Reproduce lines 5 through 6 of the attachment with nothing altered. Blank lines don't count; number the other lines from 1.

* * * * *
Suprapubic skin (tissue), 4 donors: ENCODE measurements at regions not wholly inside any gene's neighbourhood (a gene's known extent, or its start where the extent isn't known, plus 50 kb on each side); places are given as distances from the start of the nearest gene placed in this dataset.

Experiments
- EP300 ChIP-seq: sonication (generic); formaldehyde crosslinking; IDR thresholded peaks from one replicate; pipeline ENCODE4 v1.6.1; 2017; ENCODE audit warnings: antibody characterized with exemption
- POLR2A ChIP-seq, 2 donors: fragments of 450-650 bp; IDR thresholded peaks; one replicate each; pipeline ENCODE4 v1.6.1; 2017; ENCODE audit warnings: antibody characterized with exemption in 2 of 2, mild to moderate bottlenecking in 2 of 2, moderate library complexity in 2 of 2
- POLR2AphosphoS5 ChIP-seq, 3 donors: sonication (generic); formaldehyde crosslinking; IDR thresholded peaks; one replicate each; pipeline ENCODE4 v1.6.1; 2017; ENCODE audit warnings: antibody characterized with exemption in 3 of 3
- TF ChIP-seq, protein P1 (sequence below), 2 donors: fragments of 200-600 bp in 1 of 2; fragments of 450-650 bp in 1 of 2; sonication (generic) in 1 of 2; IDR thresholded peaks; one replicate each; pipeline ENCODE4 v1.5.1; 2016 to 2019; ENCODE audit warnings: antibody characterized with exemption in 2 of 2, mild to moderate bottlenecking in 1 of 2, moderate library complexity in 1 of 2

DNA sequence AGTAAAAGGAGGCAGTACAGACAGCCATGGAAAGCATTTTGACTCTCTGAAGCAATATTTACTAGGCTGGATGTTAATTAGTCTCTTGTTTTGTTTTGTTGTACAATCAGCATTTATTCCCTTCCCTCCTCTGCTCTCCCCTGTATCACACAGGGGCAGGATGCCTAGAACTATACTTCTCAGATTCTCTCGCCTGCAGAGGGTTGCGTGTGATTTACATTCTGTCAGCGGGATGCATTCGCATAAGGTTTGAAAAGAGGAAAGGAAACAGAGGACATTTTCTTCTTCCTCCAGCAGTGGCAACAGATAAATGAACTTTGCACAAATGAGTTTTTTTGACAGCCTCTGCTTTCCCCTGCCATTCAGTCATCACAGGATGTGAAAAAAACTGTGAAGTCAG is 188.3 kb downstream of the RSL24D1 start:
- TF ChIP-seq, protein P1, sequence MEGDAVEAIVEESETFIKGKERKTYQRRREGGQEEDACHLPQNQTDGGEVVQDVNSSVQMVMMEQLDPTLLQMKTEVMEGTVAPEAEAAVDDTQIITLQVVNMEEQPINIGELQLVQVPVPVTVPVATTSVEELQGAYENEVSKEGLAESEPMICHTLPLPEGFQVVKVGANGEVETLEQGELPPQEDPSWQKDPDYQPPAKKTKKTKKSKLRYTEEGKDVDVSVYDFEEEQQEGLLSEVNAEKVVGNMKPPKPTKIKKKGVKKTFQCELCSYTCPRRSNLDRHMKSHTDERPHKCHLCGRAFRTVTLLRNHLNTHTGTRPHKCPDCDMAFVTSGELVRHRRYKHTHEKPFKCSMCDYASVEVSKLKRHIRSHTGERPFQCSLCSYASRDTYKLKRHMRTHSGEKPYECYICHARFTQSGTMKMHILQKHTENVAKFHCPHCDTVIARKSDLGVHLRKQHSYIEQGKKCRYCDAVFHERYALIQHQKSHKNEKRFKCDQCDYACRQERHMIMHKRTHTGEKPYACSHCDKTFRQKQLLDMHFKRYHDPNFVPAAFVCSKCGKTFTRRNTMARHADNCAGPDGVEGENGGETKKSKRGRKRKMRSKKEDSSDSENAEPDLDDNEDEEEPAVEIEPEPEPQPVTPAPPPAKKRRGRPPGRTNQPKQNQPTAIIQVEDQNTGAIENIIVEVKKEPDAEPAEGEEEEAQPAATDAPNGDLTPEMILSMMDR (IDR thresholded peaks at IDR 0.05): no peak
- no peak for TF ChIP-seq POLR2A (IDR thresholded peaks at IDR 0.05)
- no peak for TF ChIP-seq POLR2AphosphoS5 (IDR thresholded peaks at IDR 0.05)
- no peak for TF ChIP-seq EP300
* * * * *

- POLR2AphosphoS5 ChIP-seq, 3 donors: sonication (generic); formaldehyde crosslinking; IDR thresholded peaks; one replicate each; pipeline ENCODE4 v1.6.1; 2017; ENCODE audit warnings: antibody characterized with exemption in 3 of 3
- TF ChIP-seq, protein P1 (sequence below), 2 donors: fragments of 200-600 bp in 1 of 2; fragments of 450-650 bp in 1 of 2; sonication (generic) in 1 of 2; IDR thresholded peaks; one replicate each; pipeline ENCODE4 v1.5.1; 2016 to 2019; ENCODE audit warnings: antibody characterized with exemption in 2 of 2, mild to moderate bottlenecking in 1 of 2, moderate library complexity in 1 of 2